Tip: When you purchase your ticket, you need to indicate when you would like to visit, either in the morning, afternoon or evening. In addition to that, there will be a time printed on the ticket that shows you what time you can enter the Nasrid Palace. IT IS NOT THE TIME FOR YOU TO START THE GENERAL TOUR. If you are late to enter the Nasrid Palace, you will not be allowed to enter. The management is really strict about this!
The Great Mosque of Cordoba is known for its bold architecture and size, as many of the buildings and structures during the Umayyad Caliphate were established to rival those in Constantinople. So can you imagine, how grand it is? It was one of the biggest mosques after the Holy Mosque in Mecca and the Blue Mosque in Istanbul. Its architecture is very different and majestic, which symbolizes Muslims’ power and influence in the West at the time.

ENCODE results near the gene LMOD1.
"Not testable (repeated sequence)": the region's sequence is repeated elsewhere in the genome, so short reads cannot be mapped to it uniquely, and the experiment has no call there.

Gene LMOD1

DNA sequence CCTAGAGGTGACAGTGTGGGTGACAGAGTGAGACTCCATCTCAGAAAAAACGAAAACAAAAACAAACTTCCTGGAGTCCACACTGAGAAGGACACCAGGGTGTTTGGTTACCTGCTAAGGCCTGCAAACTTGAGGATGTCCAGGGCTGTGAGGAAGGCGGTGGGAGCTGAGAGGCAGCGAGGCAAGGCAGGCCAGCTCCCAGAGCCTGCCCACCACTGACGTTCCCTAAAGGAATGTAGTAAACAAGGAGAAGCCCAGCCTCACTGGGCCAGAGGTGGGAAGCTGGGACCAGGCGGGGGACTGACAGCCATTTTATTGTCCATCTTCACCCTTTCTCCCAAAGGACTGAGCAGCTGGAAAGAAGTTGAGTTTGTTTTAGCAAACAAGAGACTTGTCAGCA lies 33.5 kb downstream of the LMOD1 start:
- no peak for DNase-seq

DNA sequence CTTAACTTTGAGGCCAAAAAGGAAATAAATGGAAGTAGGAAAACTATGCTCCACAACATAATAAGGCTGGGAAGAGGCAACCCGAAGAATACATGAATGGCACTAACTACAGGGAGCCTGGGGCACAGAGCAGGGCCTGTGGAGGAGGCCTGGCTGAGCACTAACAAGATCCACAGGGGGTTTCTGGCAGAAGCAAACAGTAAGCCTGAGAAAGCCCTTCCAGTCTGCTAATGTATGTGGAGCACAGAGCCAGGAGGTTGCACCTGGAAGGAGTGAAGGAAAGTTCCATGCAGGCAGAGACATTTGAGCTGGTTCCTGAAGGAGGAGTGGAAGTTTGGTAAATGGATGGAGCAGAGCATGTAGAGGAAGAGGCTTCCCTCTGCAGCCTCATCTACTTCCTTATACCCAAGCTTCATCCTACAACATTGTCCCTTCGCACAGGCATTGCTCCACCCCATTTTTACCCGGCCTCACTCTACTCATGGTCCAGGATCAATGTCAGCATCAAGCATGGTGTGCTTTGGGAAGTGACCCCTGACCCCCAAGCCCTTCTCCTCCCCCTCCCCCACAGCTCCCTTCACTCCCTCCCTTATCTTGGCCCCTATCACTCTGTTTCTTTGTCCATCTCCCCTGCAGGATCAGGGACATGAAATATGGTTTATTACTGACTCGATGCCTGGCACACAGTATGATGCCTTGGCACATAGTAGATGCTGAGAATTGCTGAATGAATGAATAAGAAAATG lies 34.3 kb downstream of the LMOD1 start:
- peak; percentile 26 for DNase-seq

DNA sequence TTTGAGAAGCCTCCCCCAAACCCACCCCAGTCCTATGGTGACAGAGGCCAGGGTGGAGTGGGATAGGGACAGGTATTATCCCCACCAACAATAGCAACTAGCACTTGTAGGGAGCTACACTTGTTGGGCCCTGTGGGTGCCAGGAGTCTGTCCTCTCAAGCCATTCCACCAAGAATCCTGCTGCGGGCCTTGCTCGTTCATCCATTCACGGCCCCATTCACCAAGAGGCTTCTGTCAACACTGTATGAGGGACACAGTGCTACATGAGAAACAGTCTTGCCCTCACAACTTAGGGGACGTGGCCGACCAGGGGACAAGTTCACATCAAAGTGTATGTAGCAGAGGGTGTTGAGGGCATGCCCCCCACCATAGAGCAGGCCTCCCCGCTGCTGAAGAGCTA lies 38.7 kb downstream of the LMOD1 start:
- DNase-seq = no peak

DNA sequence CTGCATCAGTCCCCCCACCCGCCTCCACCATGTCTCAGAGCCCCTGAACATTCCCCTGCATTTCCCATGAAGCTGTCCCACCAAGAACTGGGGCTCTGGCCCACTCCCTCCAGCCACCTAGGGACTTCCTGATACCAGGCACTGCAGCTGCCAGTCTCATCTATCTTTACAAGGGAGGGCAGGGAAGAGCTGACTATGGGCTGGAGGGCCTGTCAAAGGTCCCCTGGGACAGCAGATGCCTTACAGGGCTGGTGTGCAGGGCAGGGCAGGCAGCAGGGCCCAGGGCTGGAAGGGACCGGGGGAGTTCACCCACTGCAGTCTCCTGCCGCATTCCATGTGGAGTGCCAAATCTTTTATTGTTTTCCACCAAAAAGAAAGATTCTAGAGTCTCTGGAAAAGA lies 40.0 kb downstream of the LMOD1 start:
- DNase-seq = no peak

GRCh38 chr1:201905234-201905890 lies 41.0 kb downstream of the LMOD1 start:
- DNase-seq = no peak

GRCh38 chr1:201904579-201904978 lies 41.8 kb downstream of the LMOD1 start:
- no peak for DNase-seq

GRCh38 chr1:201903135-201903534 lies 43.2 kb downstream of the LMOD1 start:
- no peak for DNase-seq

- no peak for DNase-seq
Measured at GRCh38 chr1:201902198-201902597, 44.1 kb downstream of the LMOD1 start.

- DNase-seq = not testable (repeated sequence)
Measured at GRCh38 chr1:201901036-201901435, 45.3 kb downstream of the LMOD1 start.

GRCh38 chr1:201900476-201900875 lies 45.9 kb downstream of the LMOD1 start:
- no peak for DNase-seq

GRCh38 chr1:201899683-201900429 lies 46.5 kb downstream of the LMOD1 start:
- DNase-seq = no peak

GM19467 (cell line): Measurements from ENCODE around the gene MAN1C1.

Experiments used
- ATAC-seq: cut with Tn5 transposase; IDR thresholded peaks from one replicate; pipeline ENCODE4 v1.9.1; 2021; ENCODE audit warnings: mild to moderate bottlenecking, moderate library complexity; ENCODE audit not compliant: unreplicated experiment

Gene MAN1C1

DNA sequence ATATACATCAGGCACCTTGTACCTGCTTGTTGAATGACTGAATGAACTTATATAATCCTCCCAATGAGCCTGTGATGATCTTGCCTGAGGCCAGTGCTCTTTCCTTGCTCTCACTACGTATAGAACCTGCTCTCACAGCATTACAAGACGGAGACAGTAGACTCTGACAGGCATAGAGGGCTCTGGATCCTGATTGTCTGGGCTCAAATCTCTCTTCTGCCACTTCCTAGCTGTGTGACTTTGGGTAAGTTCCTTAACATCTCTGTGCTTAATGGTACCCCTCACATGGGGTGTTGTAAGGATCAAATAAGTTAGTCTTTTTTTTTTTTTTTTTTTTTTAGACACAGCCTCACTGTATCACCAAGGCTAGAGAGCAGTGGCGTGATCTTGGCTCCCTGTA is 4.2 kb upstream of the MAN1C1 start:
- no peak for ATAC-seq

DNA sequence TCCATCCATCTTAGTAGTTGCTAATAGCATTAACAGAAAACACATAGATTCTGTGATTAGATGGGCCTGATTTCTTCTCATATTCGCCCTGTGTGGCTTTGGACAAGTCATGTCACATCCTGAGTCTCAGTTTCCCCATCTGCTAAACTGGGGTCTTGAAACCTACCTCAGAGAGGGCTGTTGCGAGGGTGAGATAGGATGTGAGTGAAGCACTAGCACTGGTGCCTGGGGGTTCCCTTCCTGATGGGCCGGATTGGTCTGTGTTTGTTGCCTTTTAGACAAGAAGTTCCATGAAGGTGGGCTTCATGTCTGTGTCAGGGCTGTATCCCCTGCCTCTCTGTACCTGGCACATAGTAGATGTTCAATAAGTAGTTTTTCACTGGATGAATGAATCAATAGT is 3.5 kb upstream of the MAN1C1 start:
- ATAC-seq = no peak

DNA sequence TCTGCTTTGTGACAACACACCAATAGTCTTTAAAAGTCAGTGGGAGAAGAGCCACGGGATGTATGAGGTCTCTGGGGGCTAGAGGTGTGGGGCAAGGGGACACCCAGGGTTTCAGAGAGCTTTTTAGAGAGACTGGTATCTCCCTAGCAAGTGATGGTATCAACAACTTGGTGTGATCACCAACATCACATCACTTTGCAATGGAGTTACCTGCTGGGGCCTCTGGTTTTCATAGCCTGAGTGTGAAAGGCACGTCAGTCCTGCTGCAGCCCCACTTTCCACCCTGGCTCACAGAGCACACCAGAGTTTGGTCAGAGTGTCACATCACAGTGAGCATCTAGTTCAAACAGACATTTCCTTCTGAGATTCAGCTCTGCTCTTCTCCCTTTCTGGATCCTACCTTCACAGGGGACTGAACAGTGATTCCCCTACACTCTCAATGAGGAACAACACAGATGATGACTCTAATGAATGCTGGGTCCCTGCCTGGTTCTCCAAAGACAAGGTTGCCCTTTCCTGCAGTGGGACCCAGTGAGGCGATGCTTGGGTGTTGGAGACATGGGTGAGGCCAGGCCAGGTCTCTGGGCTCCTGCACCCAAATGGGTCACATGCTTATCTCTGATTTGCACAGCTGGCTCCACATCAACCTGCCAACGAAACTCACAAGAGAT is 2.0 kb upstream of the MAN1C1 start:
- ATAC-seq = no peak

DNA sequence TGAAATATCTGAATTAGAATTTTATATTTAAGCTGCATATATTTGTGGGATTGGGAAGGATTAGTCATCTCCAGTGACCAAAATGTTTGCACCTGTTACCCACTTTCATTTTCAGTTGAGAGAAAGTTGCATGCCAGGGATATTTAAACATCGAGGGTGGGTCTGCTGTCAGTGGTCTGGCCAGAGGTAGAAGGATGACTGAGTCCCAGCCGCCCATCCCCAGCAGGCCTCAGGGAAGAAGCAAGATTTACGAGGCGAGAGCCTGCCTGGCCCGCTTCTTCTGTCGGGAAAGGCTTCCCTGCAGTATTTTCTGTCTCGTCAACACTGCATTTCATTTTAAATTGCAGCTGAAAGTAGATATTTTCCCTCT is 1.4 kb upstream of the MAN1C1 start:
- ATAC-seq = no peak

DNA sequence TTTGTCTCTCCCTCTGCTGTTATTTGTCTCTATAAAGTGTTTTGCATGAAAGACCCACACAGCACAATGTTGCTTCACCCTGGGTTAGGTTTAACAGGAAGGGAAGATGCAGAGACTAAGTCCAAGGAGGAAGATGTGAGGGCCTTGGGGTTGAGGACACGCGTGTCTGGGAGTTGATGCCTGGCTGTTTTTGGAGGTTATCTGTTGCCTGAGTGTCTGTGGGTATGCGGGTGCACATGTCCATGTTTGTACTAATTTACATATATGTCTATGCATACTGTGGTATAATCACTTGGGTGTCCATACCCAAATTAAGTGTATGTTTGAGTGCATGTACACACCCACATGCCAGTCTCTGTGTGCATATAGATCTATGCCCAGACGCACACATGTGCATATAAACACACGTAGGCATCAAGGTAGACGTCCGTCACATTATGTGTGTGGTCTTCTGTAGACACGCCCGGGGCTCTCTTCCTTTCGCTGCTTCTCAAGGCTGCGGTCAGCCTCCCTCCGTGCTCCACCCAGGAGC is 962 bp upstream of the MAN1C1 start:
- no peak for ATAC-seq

Historically, the design and architecture of the Cordoba Mosque is known to be very unique because it symbolizes the unity and harmony that existed between Muslims, Jews and Christians. Initially, Abdul Rahman I purchased half of the Cathedral to enable the Muslim community to perform their prayers. Not long after that, he then purchased the other half to build a new mosque. Later in the 16th century, a cathedral was built right in the middle of the mosque, hence the name ‘Mezquita-Catedral’.
When you visit the Cordoba Mosque, you will notice that there are many distinct and bold arches, also known as the horseshoe arch, which was the first Muslim arch adaption used in the Umayyad Great Mosque of Damascus. Sadly, Alhambra was abandoned in the 18thcentury and it was not until the 19th century when the Government decided to repair and preserve this historical place.